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Okay folks, I am not going to waste time witht he details of the Crop Yield report released about 45 minutes ago. The reason is because there is only one number that matters : the World Endstocks for 2018/19. That number was supposed to come in at about 158 million bushels. Instead in was reported at 307.5 million. At first it seems to be a typo since it was so out of line, But then the details emerged.
It seems the USDA has been uncercounting the inventories of corn held by the Chinese. I don't know how or why they iunder-counted or how they made up for the oversight, but the bottom line is that USDA now says China owns about a hundred million more bushels of corn than was previously thought. Which means that China does not have to take a major buying presence in the corn market until 2020 at the earliest.
The market initially took a spike up to the $3.79 price before traders realized the World Endstock number was not a mistake. Then prices dove down to the mid-$3.60s, where they sit as I write.
Fundamentally this news could not be worse. Even though current yields for the harvest underway were cut to 178 bushels per acre, its very hard for a market to handle an increase of a hundred million bushels that it previously did not know about.
So from a fundamental standpoint we surely have to be more than concerned about where prices go from here. From a technical standpoint, the market has had what we call an "outside day" - higher high and lower low than the prior day. What will be all important is today's closing price...if its lower than yesterday's low at $3.71, that would be a very bearish sign for the immediate future.
What to do from here....since I am already short 60% of my target, I am not in a real rush to do a kneejerk reaction,. But I have to say that if we close below that $3.71 today, I will have very little confidence that we see a higher price than the $3.79 where the market stopped at the highs today. If I was not short, or just a bit short, I would start selling aggressively if the market closes below $3.71 today.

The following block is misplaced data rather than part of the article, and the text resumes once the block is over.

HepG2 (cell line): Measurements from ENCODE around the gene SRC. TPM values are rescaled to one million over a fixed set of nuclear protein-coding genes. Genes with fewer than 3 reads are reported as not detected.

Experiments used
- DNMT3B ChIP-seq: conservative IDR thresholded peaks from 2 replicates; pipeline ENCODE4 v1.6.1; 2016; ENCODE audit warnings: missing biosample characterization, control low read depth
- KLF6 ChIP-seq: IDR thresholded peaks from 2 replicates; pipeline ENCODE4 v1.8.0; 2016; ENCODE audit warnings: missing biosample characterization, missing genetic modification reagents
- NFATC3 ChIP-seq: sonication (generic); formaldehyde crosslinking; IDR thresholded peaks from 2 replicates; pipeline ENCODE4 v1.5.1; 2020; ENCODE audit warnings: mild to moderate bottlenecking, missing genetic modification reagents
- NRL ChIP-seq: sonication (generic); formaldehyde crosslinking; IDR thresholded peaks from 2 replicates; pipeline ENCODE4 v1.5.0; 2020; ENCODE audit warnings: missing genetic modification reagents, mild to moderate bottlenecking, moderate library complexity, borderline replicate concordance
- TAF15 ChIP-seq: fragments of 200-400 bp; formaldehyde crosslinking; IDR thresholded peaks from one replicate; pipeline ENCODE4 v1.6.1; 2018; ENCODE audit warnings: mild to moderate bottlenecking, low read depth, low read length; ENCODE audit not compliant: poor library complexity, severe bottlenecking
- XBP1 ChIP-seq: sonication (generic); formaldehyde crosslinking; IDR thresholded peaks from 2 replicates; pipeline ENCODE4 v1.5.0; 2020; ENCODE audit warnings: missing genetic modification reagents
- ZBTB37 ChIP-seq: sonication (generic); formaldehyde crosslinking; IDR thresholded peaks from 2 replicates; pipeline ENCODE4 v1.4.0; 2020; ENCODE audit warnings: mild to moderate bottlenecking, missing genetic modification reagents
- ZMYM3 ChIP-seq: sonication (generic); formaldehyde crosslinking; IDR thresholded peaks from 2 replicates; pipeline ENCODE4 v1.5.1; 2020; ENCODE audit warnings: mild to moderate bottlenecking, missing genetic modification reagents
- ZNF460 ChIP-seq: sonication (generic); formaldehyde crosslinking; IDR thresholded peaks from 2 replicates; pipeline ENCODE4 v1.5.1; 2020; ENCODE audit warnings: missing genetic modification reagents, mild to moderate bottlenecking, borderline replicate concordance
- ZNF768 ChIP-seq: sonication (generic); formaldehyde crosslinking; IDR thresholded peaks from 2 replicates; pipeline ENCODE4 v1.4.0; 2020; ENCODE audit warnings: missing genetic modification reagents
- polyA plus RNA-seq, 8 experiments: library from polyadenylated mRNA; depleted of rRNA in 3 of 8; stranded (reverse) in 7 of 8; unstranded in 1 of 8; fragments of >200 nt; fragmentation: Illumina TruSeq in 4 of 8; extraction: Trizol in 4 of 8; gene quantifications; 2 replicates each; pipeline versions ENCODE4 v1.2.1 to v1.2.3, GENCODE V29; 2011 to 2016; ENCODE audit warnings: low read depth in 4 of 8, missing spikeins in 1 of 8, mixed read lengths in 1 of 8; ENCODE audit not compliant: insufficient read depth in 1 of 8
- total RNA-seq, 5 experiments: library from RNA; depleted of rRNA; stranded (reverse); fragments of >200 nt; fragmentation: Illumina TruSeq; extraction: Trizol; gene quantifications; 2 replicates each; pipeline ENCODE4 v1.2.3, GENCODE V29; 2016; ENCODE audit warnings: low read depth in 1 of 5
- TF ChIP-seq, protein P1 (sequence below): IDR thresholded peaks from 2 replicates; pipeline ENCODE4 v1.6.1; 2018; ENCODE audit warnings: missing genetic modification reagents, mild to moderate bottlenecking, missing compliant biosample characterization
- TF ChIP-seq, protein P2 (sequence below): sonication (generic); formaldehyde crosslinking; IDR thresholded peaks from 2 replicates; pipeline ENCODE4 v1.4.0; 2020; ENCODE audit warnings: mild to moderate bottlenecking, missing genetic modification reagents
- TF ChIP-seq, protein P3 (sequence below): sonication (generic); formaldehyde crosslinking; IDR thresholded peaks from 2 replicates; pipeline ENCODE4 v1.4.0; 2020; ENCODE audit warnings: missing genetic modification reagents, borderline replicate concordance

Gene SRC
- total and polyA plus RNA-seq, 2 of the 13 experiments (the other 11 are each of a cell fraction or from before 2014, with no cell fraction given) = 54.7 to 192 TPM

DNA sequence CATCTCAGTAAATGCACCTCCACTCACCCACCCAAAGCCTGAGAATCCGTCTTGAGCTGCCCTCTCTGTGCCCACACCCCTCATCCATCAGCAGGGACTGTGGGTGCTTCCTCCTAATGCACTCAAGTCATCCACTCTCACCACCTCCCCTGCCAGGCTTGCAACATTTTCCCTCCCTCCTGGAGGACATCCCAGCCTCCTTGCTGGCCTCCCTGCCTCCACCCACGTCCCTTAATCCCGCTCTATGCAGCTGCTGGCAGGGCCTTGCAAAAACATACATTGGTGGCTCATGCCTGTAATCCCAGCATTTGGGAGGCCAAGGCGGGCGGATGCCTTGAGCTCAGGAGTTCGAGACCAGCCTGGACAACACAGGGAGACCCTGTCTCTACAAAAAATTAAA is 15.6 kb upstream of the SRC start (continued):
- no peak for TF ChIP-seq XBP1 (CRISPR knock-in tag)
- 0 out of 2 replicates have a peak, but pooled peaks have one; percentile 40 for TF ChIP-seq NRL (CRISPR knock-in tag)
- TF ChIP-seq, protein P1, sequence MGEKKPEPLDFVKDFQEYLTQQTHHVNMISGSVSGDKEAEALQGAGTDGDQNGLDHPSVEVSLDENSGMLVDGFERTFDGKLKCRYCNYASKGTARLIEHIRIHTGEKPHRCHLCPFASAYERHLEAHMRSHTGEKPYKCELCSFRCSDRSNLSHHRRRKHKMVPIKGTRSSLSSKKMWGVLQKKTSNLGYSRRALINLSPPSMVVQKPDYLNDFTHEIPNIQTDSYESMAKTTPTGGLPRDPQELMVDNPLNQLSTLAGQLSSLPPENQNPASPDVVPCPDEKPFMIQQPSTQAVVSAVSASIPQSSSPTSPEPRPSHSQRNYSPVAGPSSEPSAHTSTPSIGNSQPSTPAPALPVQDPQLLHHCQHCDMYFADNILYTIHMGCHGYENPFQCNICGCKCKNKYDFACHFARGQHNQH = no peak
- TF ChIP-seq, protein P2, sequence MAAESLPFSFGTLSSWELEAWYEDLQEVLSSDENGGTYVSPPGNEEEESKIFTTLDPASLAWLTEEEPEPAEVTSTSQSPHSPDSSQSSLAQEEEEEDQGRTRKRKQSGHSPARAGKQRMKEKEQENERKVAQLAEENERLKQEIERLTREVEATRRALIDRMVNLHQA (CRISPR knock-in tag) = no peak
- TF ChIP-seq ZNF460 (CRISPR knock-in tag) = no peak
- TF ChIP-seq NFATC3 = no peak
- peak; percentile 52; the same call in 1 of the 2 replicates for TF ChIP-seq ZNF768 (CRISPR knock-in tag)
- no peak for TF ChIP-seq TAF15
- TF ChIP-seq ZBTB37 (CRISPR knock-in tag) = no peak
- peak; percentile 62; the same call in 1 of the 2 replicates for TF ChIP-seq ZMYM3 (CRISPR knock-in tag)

I still maintain that for the market to really move lower, we need to take out the $3.60 and then the $3.54 levels. I believe we now have the ammunition fundamentally to make that move. The question is are the computer traders and big funds going to get on board the train, or are they going to play games still with the market as they have been doing since September. The volume and open interest numbers in the futures contract tell me there's a lot of corn that has not yet been sold. So my advice is that if the market closes today under $3.71, and you have not sold 50% of your present production yet, you should get on board now in the mid-$3.60s. The risks are greater for the downside than upside with today's news, If we break down below $3.60, sell another 25%, and below $3.54, sell the rest. Frankly, if you want to sell more in the mid-$3,60s than 50%, I would not be against that strategy.
If the market closes above $3.71, you still may have a chance to get higher. Its becoming a bit of a longshot, but the chance still remains. In such case, we will watch to see how the market acts during the next few days.
Right now the corn market feels like a guy who just had a severe heart attack, and his doctors are watching him closely for the next few days to see whether he will live or die. That's how much of a shock the market has taken today. The next few days will tell if it was enough of a shock to re-ignite the long term bear market.
Thursday - last edited Thursday
rayfcom, I do not view the data as bearish as you do, but that's what makes the markets work. CZ under $3.60 would be undervalued at the current stocks/use.
I believe you have the world numbers wrong. China has about 150MMT more than the trade expected, or 6 billion bushels. (not the 100 million bushels you stated)
Still, look at recent years and compare the price of corn to US stocks/use. Front-month futures should approach $4.00 by May, higher by July with a weather issue.
Thursday - last edited Thursday
I think a lot of this calculation is based on the verifiable export numbers that were recorded in shipments to China. I have to say that this increase in Chinese Endstocks was not a total surprise, as a major commodity analyst at a large commodity investment firm had been predicting for some time that the Chinese Endstock number was about 100 million metric tons too low.
Additionally, this report is validated by what happened in the first half of this year, when corn prices rose sharply even though reports in the field said silos and grain elevators were stuffed to the brim. It was the Chinese buying up the futures which in turn reduced the stocks, and when the Chinese stopped buying in May, prices tumbled. It probably took a hundred million metric tons of buying to drive prices as high as they went in the first half of 2018, so in light of that market move these Chinese Endstock numbers make sense.